The question then becomes: does EA police/monitor their online community? The answer is an astounding yes. Not only does EA monitor their online community closely, they banned over 50,000 users in October of 2019 for hate speech. EA has been very active in fighting against hate speech in their online community and have implemented a new “Positive Play Charter” to take action against abuse and harassment in online games and to create a positive playing experience for all. EA’s website has a page that sets the rules for online gaming as well as the distinction between a ban and suspension . One of the rules that EA lists is “Follow the Law - Wherever You Are.” which states: “ To ensure everyone feels safe, it’s important that you follow the local laws when playing our games. This not only includes keeping things legal, but reporting anything you see that breaks the law or promotes doing so.” EA bans users for hate speech, makes sure people are not cheating when playing online, but swing and misses when it comes to protecting third party rights of publicity? EA has knowledge that their games allow users to upload college rosters into the game, but fail to monitor this aspect of the online community because it is beneficial to their business.
The biggest obstacle will be crafting a legal claim against EA in order to hold them liable for the violation of NIL rights. The most likely claim would be negligence; that while EA prohibits intellectual property violations in UGC, it has not reasonably attempted to enforce those prohibitions and, as a result, these intellectual property violations are not deterred. This would show that EA’s continued negligence to monitor these violations has caused harm to collegiate athletes because they have not been compensated for their intellectual property rights in the game. Negligence would be a pretty straightforward argument, however, there would be some difficulty showing that EA has a duty to college athletes by protecting their NIL rights; specifically if their duty extends to user generated content.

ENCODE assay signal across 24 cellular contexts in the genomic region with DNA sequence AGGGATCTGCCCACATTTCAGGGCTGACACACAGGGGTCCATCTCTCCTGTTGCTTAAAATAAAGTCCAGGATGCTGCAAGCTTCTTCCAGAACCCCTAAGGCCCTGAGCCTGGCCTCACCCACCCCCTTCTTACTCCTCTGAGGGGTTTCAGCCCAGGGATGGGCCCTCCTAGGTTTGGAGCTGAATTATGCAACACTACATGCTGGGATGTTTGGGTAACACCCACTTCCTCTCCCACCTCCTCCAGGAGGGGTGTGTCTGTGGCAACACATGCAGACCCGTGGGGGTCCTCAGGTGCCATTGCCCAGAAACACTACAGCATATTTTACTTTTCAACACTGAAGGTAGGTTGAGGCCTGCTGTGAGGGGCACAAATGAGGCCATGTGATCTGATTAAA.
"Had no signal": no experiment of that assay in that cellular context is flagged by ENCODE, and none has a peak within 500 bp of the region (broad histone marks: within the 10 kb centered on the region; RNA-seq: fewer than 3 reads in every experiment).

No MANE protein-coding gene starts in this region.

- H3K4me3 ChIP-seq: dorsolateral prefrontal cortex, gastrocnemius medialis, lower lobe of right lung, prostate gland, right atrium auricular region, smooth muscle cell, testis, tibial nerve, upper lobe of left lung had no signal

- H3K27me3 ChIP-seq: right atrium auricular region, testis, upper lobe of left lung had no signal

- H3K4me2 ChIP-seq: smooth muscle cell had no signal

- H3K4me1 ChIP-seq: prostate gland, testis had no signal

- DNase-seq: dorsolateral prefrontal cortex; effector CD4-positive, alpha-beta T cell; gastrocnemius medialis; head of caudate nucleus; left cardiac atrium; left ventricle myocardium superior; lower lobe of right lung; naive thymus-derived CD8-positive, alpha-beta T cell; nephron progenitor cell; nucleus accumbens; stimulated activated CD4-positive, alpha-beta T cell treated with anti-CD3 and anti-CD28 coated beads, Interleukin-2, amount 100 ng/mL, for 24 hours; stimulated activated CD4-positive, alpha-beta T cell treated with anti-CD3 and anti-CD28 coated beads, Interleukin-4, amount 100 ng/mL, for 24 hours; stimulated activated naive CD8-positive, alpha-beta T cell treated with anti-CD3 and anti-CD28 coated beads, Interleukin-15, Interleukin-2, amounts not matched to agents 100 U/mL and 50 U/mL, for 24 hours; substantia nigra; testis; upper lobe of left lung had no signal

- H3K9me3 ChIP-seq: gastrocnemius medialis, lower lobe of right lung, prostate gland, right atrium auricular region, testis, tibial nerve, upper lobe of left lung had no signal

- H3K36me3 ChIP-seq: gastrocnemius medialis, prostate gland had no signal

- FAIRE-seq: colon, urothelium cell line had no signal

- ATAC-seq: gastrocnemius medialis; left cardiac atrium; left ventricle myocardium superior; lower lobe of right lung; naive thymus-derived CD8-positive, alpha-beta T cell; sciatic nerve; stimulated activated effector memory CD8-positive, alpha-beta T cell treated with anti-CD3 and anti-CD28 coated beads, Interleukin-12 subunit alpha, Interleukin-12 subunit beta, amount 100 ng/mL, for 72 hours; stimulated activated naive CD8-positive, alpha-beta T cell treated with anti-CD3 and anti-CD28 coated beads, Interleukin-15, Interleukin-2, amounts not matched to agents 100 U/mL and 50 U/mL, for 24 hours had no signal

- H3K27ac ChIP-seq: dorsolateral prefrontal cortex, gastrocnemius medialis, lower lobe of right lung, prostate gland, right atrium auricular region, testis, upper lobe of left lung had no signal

An alternative argument would be the tort of deceit—that EA is knowingly misrepresenting that it is policing the community when violations occur all the time. Whether there is sufficient evidence to prove liability is another threshold question, but this theory of liability is a possibility. California is very expansive in their view of tort law in the business world and recognizes the tort of deceit. It helps that EA is incorporated in the state of California, making this law applicable within the state. “The tort of deceit or intentional fraud requires that each and all of the following elements be proved: ‘(a) misrepresentation (false representation, concealment, or nondisclosure); (b) knowledge of falsity (or ‘scienter’); (c) intent to defraud, i.e., to induce reliance; (d) justifiable reliance; and (e) resulting damage.’” ( Engalla v. Permanente Medical Group, Inc. (1997) 15 Cal.4th 951, 974; See also Gonsalves v. Hodgson (1951) 38 Cal.2d 91, 100-101; Younan v. Equifax Inc. (1980) 111 Cal.App.3d 498, 512.). Again, proving liability would be a threshold question. Would there be enough evidence to prove intent? Knowledge of falsity? Who knows. This would be dependent on the evidence that comes out through trial, testimony, and discovery.
It is important to understand that liability against EA would be difficult to prove, especially if EA is able to show that they have taken measures to try and stop potential IP violations by users. EA would most likely argue that it is nearly impossible to stop all IP violations that occur within the online community. It could be very expensive or restrictive to try and monitor this aspect of the community. As long as EA is able to show that they have taken reasonable measures in order to prohibit IP violations in their video games, then that is generally enough to disclaim any liability. It would be an interesting case to bring before the court to see if EA is intentionally circumventing the O’Bannon decision. EA has knowledge that this occurs, fails to top these violations, and it harms college athletes. Whether or not someone could win against EA is another question, but it is something to think about given the importance of NIL rights in college sports today.